There are over 100 variations of arthritis, but the two most common forms are osteoarthritis and rheumatoid arthritis. While both types cause swelling, inflammation, and pain in the joints, they do so in very different ways.
Osteoarthritis, the most common form of arthritis, is a degenerative condition caused by normal wear and tear. This condition affects the cartilage around the joints. When protective cartilage breaks down, our bones lose the cushion that normally protects them from grinding together when we move our bodies. This wear and tear typically occurs gradually over time and can result in pain and restricted movement.
Unlike osteoarthritis, rheumatoid arthritis is a systemic condition in which the body’s immune system attacks the membrane around the joints. When this happens, the lining becomes inflamed and swollen. Over time, rheumatoid arthritis can lead to the deterioration of the cartilage and bone within the joint.
Beyond these two common forms of arthritis, there is an almost endless number of conditions that can cause joint pain and inflammation. From gout to bursitis to psoriasis, millions of people around the world suffer from painful joints at some point in their lives.
There are a number of factors that may increase your chances of developing some type of arthritis:
- Family history: Some forms of arthritis, like rheumatoid and psoriatic, run in families, making those with a family history more likely to develop these conditions at some point in their lives.
- Age: The risk of developing certain types of arthritis tends to increase with age.
- Your sex: Depending on the type of arthritis in question, your sex can affect your risks. For example, rheumatoid arthritis is more common among women, while men are more likely to develop gout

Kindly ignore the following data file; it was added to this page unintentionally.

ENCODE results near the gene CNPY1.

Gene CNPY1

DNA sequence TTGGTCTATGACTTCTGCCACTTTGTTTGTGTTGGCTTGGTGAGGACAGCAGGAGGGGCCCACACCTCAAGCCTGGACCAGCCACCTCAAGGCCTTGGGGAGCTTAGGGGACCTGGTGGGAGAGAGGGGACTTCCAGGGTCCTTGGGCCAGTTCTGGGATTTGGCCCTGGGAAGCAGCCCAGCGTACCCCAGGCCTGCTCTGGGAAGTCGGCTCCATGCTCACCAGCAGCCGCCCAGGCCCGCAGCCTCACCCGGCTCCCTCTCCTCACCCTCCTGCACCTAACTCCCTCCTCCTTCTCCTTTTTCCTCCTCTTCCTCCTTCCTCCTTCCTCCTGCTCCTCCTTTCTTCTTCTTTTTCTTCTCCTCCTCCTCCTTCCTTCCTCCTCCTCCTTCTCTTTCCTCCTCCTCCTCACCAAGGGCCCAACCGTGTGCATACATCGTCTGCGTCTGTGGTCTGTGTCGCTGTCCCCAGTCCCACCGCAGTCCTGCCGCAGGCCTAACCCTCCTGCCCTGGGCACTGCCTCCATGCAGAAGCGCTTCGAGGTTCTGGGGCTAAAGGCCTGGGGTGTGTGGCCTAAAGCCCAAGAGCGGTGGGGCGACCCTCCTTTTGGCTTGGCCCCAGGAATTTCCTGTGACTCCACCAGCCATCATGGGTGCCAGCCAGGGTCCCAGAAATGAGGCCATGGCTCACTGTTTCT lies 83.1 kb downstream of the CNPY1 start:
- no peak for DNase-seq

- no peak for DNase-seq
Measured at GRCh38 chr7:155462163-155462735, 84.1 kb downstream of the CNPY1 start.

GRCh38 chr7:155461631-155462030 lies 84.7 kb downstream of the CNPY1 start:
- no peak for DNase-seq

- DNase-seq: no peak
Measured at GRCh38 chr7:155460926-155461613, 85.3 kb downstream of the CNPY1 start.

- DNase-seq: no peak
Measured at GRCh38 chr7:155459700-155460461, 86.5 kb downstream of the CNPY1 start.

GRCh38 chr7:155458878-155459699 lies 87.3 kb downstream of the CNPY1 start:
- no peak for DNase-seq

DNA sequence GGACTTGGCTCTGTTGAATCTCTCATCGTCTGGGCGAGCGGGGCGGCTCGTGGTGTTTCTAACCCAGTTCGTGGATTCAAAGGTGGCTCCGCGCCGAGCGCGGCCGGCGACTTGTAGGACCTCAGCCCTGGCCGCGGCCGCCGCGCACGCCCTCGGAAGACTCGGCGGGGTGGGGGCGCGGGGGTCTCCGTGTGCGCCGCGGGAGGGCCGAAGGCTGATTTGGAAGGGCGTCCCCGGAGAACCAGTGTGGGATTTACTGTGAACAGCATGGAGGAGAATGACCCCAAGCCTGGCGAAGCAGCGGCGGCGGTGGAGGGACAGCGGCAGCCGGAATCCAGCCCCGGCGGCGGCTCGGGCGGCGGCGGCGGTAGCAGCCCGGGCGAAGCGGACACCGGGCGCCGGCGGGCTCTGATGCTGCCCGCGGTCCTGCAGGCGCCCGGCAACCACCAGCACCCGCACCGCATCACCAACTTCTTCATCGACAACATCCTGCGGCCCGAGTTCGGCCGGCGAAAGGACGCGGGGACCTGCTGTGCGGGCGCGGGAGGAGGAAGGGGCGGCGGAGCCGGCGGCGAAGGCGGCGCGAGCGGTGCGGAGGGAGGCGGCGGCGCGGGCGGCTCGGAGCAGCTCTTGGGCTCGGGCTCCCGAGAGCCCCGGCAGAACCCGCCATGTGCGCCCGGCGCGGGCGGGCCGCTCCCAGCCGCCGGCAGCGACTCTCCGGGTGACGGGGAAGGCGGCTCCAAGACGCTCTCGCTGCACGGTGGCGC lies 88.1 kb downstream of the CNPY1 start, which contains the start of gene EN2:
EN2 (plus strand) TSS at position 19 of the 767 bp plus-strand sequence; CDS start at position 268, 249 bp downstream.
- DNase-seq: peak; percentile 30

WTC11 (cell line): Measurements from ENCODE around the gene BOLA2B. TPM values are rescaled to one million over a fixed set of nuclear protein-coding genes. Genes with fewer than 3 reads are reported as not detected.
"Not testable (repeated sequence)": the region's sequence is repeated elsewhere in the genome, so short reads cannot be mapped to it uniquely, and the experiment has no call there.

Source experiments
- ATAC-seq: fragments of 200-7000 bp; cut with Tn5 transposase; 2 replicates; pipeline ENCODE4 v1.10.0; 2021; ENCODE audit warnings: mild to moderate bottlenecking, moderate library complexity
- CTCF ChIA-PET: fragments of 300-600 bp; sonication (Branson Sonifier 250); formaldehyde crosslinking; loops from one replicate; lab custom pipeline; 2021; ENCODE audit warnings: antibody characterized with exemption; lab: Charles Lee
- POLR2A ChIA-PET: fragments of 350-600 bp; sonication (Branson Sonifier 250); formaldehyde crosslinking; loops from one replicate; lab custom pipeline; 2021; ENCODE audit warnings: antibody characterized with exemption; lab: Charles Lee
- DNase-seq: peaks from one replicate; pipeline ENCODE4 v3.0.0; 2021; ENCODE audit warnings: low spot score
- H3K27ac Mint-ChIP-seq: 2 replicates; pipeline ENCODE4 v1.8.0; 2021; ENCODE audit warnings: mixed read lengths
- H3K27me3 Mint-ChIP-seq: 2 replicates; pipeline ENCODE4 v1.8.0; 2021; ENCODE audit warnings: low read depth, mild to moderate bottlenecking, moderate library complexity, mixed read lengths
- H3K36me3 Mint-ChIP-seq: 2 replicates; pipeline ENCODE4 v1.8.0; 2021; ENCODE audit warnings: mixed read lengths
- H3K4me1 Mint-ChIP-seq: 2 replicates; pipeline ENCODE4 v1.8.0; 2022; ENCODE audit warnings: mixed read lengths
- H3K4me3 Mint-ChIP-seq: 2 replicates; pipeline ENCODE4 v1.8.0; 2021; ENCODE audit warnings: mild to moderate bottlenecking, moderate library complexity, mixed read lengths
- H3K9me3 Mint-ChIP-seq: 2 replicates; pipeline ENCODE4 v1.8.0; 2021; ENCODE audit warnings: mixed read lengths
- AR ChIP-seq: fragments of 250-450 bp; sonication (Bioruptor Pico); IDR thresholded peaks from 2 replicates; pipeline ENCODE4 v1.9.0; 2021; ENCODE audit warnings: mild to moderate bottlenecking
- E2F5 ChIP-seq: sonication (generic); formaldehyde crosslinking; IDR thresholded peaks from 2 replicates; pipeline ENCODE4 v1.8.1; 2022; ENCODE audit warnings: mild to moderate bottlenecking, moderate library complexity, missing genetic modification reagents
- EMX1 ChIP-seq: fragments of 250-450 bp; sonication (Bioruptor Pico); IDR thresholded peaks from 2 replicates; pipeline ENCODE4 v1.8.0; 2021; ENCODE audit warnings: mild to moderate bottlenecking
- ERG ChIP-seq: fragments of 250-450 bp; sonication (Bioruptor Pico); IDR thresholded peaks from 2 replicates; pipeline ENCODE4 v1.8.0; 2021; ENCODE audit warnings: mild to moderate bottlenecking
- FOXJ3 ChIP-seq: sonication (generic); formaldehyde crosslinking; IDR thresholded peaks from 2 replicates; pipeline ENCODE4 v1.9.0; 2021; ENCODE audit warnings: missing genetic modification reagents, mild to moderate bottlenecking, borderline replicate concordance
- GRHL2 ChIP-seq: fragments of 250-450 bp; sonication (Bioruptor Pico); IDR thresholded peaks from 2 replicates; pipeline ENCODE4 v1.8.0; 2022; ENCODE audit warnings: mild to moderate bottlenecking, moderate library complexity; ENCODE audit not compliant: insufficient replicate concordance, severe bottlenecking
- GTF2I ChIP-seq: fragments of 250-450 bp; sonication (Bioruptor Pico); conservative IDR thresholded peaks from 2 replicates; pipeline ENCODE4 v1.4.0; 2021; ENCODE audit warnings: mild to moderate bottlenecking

- Previous joint injury: Injuries to the joints can increase the chances of eventually developing arthritis in that location
- Obesity: Extra weight puts more stress on the joints, increasing wear and tear that can lead to arthritis.
Arthritis can be an extremely debilitating condition, affecting your ability to walk, perform basic daily tasks, or take care of yourself. Because there is no cure for most forms of arthritis, treatment is designed to relieve symptoms and improve quality of life. The most common treatment options include:
- Painkillers: Basic nonsteroidal anti-inflammatory drugs (NSAIDS) like Advil and Alieve can help reduce pain and inflammation in less severe cases of arthritis. For more severe pain, opioids may be prescribed on a short-term basis.
- Creams & Ointments: Topical agents like creams containing menthol or capsaicin can provide temporary relief to painful joints.
- Immuno-suppressants: Drugs like methotrexate may be used to treat rheumatoid arthritis and other systemic conditions by suppressing your immune response to slow or stop its attacks on your joints.
- Corticosteroids: This type of drug improves arthritis symptoms by both reducing inflammation and suppressing the immune system. Steroids may be taken orally (drugs like prednisone) or injected directly to the site of the pain (cortisone).
- Physical Therapy: Depending on what type of arthritis you have, physical therapy can help you strengthen your body and improve your range of motion to alleviate restricting arthritis symptoms.
- Surgery: For more extreme cases that are not well managed with conservative treatments, surgery may be indicated to repair or replace damaged joints.
- Compression: The use of compression garments has been shown to reduce swelling, pain, and inflammation in joints affected by arthritis.
The Role of Compression in Arthritis Treatment
Compression gear is an effective, affordable, and non-invasive option for treating the pain, stiffness, and discomfort associated with all types of arthritis. It accomplishes this in two main ways.